This isn't a very Model T oriented question but you guys are an amazingly smart group. So. . . .
Does anyone know if it is OK to run a car with a marine carburetor? Specifically I have a Zenith 63M/263M which is more-or-less a universal replacement carburetor although designed for marine use.
Some have said that it cannot compensate for a richer mixture needed when pulling up a hill and other things, and therefore will cause burned valves, melted pistons, nuclear fusion, etc.
I'd appreciate any comments. I know you shouldn't run a road carburetor on a boat, but I don't know about the other way around.
Looks like it's feasible, but you may have to modify the jetting and venting.
https://www.google.com/search?q=running+a+marine+carburetor+on+the+street&rlz=1C 1CHBD_enUS737US737&oq=running+a+marine+carburetor+on+the+street&aqs=chrome..69i5 7.8950j0j7&sourceid=chrome&ie=UTF-8
Thanks, Mark. I read that link and others. No one has come right out and said it can't be done. . . except for this poster on the AACA forum who was adamant that he would never run a marine carburetor under any circumstances. Claims to have blow up engines. He just got me pretty scared.
I've seen petrol engine marine carburettors that have a angled
carburettor base to compensate for the angle the engine is on in the vessel. I not aware of any other differences but I'm no marine expert !
Alan in Western Australia
Carburetors mix fuel and air. It doesn't matter whether the carburetor is mounted on a boat, car, truck, airplane, or ski lift engine. Some have differing operating environments - a boat carburetor designed for an inboard engine would not vent into the bilge, aircraft carburetors sometimes have a vent that is connected to an overflow tube and will have a pilot-controlled mixture (like a Model T), but it still mixes fuel and air. As long as the mixture is calibrated somewhere near where it should be, and the CFM is reasonable for the engine, it will work.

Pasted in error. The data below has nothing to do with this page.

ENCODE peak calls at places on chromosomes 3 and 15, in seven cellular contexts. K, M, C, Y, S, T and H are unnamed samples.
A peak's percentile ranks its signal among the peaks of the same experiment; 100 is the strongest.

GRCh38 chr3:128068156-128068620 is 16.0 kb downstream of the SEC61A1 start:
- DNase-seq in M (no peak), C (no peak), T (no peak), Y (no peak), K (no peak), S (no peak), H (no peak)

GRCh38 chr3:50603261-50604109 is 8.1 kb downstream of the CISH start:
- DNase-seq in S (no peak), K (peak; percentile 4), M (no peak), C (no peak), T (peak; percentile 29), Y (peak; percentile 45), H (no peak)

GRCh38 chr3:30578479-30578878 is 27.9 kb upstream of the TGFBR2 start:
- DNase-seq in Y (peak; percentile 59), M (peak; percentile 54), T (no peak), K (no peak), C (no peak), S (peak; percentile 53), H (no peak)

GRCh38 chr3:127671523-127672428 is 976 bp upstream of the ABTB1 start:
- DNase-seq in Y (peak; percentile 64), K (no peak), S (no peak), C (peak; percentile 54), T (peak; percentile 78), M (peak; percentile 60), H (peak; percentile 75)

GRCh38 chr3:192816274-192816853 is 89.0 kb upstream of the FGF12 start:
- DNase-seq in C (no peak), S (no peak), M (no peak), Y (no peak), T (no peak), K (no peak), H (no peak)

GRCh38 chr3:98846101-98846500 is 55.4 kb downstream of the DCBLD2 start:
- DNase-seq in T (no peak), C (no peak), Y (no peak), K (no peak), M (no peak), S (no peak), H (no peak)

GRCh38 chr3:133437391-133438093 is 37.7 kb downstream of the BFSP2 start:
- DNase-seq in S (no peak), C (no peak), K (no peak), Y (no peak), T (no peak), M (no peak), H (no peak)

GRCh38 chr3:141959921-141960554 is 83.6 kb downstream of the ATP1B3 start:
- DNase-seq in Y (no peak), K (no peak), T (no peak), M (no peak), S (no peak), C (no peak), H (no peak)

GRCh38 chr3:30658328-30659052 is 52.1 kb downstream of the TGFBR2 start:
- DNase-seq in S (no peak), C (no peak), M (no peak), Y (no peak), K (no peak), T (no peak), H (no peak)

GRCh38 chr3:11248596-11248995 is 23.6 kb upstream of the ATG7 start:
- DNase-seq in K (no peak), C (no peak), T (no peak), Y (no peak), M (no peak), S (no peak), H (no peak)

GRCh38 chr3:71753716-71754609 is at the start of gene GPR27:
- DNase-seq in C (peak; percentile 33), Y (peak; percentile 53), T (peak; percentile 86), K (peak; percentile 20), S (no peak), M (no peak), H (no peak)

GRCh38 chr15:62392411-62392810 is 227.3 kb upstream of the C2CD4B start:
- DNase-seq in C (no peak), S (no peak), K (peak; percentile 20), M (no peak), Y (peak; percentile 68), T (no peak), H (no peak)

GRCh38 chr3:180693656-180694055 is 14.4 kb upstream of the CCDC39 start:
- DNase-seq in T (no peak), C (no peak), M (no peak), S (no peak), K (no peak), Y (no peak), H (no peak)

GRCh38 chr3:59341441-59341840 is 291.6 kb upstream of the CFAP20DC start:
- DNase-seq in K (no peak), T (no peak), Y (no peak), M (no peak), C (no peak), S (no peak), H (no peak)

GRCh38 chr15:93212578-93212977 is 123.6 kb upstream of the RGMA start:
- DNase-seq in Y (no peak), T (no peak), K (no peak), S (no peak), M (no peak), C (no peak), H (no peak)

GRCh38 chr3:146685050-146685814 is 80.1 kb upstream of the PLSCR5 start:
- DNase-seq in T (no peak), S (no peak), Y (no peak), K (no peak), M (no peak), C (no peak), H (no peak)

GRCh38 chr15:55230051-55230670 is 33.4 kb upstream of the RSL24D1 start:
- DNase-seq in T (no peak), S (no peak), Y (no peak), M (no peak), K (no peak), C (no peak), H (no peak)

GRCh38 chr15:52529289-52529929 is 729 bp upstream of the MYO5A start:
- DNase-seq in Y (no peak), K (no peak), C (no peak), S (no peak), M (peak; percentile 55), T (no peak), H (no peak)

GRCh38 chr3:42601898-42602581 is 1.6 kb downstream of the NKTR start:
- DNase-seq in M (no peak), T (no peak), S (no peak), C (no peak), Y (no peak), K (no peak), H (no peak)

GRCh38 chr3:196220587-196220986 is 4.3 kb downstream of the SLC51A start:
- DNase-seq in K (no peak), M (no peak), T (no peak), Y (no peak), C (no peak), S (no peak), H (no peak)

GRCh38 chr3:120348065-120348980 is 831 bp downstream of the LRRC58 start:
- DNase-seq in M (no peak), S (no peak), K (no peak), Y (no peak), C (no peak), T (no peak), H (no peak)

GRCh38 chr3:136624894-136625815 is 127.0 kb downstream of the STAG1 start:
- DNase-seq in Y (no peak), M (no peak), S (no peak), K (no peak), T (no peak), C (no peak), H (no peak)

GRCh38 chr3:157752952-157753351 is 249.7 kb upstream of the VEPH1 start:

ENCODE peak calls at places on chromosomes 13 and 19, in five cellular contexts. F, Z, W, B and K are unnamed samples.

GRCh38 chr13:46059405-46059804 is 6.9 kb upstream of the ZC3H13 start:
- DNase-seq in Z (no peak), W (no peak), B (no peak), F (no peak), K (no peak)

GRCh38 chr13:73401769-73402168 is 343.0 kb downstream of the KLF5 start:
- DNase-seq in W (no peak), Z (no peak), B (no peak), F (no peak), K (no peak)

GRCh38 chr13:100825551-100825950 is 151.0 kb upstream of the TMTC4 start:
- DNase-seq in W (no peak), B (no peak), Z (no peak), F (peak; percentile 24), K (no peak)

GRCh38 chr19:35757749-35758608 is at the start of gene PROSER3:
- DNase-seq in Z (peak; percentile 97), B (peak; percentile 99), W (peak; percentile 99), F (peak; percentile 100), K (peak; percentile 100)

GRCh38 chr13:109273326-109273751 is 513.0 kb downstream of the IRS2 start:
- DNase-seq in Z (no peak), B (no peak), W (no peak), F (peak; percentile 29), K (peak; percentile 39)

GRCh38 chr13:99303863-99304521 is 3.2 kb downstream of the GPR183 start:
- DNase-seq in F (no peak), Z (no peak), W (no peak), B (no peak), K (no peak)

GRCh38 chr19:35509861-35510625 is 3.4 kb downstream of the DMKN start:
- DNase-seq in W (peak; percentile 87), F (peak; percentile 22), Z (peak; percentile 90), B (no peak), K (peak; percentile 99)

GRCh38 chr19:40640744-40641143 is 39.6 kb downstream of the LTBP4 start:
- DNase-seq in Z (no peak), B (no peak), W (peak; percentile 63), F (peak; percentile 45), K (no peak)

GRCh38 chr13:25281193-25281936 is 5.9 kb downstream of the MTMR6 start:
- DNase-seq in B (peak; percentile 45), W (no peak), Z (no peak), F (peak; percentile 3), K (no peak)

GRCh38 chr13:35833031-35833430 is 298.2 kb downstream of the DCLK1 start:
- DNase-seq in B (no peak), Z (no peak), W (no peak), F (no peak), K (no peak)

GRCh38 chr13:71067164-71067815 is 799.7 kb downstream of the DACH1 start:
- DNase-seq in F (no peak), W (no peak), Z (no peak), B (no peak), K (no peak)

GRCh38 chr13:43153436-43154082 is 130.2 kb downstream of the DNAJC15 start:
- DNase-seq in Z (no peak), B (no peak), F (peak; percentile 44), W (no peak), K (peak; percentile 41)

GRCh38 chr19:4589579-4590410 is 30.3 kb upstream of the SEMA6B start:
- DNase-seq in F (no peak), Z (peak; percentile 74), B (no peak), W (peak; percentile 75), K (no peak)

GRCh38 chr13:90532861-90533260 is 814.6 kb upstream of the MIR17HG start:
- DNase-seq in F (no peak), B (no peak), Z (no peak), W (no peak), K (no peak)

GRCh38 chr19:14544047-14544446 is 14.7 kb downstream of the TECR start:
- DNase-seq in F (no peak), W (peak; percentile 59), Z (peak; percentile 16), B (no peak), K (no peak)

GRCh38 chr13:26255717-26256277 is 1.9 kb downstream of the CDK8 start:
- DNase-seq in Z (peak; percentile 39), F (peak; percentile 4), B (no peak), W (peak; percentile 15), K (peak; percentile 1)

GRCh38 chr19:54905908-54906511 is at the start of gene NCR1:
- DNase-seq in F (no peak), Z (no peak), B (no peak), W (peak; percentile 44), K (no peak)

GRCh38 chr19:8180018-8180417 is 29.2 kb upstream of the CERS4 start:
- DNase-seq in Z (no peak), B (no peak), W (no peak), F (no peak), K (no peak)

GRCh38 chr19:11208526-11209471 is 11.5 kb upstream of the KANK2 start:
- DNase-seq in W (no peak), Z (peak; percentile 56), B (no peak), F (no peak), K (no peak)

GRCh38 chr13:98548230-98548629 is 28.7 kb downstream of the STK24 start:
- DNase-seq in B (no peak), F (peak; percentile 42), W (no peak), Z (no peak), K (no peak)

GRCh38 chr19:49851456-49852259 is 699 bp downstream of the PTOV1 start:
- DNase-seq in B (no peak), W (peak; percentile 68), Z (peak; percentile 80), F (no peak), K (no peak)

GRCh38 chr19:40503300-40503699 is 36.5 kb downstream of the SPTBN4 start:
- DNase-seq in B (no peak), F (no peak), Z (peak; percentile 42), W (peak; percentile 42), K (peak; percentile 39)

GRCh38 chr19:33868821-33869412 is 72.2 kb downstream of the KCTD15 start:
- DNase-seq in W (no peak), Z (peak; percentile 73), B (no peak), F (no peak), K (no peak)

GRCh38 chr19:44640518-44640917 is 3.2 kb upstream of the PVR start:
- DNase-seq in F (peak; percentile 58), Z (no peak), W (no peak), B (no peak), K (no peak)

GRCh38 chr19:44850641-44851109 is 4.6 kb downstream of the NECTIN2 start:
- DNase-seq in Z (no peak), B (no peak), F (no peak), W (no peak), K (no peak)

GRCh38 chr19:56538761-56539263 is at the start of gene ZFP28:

Alan - I have seen many angled intake manifolds on American V8s for the same reason.
I have seven modern carburetors with a total of 17.00 in all. one new, four the same and two the same like new all have a hundred year better atomization design then an NH. All are side draft.
Its going to be fun this winter seeing if I can adjust them for T use. If not its no big loss.
A marine engine is set to run at a certain RPM, so imangine a carb with no accel pump.
It depends on the engine and the application. The same is true of aircraft carburetors - some have accelerator pumps, some do not. A ski boat with an inboard without an accelerator pump would be kinda hard to operate. Model T carburetors work fine without an accelerator pump circuit.
Unless for some reason it was jetted so large that it ran gas past the rings and into the oil I can't see how it would blow up an engine. Can't really see how that would do a marine engine any good either.
I experimented with motorcycle carbs in the past, found out two cycle carbs do not work well with four cycle engines by design.
most four cycle carbs use an enriching device no choke butterfly. Most have a variable intake controlled with a flat slide or a round one. Most have seven levels of overlapping atomization using various methods. Most do not have a pump just like an NH. The ones used in my racing days were a large improvement even just a ten year newer design from the carb removed.
Never tried a boat carb, salt water tends to cancer every thing on boats around here.
Some carbs have an air correction jet instead of an accelerated pump.
The Dodge 3/4 tom weapons carriers I worked on in the Army in the fifties did not have an accelerater pump.
I have seen model T Fords run very well for many years with two Harley carbs. Also SU carbs & Webers.
I like an NH mounted to a vaporizer manifold. It puts the carb up high a little above the intake ports eliminating the updraft weakness.